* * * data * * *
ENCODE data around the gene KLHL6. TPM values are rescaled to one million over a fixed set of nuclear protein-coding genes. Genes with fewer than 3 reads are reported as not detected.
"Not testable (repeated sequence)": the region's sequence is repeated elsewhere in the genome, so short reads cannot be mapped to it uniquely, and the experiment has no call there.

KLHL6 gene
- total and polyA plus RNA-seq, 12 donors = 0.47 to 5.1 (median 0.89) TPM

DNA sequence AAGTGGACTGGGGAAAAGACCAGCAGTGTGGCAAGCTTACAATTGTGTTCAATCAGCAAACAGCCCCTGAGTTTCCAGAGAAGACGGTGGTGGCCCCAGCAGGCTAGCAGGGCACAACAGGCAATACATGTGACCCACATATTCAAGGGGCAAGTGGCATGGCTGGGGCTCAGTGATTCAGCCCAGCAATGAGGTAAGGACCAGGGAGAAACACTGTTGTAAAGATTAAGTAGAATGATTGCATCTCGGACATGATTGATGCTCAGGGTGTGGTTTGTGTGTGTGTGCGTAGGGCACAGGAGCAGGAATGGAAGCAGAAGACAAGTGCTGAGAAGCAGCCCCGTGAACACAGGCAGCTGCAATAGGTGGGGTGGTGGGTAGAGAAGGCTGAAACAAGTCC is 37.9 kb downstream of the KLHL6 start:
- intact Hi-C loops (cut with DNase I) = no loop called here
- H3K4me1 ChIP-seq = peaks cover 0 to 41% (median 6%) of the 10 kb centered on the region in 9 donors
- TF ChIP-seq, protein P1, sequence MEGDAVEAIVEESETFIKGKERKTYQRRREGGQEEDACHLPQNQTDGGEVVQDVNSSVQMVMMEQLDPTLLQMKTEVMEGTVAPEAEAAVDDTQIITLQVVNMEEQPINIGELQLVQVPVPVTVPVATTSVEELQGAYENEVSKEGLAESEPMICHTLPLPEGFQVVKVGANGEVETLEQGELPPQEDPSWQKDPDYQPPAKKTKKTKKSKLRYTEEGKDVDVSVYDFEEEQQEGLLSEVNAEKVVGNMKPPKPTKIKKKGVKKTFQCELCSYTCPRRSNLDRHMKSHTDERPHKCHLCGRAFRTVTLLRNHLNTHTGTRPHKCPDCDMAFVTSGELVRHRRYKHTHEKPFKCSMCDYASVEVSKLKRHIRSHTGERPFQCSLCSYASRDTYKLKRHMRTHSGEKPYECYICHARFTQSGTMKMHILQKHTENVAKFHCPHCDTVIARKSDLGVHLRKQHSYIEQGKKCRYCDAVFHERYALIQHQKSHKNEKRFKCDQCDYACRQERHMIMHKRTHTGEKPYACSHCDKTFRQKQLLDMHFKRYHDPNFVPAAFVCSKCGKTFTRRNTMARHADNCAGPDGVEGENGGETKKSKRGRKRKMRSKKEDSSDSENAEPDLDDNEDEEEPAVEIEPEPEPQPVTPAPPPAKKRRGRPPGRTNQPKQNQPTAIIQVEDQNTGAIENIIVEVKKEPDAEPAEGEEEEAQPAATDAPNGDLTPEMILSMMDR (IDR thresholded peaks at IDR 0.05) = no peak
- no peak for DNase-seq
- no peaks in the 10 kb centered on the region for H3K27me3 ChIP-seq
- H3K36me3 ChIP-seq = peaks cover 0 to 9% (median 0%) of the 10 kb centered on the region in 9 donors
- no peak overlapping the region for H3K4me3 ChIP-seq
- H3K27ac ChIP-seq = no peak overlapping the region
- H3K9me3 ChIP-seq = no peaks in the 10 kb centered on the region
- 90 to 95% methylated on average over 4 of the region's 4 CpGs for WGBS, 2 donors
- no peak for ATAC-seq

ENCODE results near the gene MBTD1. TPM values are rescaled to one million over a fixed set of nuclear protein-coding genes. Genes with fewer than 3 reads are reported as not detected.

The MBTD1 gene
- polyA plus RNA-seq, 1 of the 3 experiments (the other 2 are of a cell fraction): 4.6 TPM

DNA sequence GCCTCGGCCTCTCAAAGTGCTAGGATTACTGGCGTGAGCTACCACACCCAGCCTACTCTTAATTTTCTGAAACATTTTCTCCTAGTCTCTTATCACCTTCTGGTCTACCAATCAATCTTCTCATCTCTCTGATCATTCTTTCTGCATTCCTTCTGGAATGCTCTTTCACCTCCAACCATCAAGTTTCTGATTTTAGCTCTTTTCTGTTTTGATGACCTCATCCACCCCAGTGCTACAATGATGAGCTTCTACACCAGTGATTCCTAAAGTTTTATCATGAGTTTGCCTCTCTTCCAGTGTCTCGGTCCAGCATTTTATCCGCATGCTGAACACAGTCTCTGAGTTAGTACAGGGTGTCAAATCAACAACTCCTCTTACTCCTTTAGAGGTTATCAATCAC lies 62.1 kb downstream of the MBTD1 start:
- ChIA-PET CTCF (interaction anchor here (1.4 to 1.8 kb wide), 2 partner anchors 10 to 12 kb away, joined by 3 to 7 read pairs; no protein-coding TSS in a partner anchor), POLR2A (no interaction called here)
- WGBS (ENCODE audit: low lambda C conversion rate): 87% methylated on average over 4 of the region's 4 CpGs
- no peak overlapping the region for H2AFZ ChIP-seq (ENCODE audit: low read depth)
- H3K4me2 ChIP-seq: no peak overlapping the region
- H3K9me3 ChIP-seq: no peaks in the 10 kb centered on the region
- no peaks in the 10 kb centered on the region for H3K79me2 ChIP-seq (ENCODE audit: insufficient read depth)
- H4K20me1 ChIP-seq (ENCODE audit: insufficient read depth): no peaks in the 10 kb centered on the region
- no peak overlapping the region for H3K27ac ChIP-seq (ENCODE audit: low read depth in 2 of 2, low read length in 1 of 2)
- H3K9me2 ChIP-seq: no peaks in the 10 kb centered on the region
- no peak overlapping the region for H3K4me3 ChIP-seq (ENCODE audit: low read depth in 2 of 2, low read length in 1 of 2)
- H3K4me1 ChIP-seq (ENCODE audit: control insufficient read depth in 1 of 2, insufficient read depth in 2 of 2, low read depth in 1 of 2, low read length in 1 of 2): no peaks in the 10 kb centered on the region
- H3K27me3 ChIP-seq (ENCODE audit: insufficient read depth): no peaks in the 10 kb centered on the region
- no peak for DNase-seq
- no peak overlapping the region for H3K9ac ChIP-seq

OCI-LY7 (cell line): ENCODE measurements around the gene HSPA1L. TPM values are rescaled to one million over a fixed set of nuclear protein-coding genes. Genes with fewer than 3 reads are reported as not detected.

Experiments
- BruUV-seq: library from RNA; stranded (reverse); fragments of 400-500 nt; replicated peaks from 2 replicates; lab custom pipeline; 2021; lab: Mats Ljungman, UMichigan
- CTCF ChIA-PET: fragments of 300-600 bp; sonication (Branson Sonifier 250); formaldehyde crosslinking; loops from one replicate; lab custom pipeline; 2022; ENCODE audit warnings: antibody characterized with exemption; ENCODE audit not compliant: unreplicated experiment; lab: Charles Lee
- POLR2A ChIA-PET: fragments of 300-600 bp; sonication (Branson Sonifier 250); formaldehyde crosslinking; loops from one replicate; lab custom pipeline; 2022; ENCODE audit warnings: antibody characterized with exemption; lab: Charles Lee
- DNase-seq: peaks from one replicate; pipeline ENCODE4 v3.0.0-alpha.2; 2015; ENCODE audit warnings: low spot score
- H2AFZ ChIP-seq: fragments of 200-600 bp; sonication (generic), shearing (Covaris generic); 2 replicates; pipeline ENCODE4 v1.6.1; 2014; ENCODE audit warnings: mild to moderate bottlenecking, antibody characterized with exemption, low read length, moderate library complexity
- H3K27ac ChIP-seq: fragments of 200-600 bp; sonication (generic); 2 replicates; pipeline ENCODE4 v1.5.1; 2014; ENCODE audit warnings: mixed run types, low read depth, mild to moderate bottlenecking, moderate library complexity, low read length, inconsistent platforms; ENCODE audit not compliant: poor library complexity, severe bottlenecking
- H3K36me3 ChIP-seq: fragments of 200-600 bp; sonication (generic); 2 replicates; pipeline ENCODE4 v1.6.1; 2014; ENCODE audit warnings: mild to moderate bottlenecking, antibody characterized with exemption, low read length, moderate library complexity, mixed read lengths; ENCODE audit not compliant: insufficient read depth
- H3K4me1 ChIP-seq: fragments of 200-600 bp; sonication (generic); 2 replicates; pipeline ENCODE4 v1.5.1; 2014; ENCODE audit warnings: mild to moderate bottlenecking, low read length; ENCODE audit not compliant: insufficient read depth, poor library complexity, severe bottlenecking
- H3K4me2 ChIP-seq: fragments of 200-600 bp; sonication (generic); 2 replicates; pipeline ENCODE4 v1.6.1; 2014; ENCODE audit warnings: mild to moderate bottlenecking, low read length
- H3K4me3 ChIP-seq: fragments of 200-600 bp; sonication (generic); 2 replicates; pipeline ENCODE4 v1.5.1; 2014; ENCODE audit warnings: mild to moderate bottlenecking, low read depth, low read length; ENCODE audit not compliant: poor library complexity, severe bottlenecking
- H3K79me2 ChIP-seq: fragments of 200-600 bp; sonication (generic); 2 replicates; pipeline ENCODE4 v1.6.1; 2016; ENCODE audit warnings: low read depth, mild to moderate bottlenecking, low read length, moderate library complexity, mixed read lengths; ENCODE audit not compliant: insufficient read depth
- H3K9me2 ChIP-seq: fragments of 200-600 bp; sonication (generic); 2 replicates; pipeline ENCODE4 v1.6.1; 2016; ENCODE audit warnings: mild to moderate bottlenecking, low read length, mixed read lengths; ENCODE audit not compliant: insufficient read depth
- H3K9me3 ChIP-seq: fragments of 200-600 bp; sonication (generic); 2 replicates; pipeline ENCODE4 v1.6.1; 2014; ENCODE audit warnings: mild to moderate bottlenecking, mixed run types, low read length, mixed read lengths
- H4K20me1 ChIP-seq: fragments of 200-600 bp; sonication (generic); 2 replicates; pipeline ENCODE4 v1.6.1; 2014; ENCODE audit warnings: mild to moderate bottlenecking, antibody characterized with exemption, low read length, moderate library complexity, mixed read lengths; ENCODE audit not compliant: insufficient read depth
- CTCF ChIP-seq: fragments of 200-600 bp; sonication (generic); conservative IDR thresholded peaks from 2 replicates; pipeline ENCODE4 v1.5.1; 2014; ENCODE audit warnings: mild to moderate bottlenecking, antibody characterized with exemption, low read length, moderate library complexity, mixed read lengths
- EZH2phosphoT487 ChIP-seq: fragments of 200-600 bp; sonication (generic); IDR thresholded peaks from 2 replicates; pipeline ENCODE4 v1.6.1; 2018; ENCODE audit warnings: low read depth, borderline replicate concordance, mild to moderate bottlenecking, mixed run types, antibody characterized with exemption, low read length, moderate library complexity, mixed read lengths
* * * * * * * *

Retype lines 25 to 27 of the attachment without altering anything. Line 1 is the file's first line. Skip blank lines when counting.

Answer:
- H3K9me3 ChIP-seq: no peaks in the 10 kb centered on the region
- no peaks in the 10 kb centered on the region for H3K79me2 ChIP-seq (ENCODE audit: insufficient read depth)
- H4K20me1 ChIP-seq (ENCODE audit: insufficient read depth): no peaks in the 10 kb centered on the region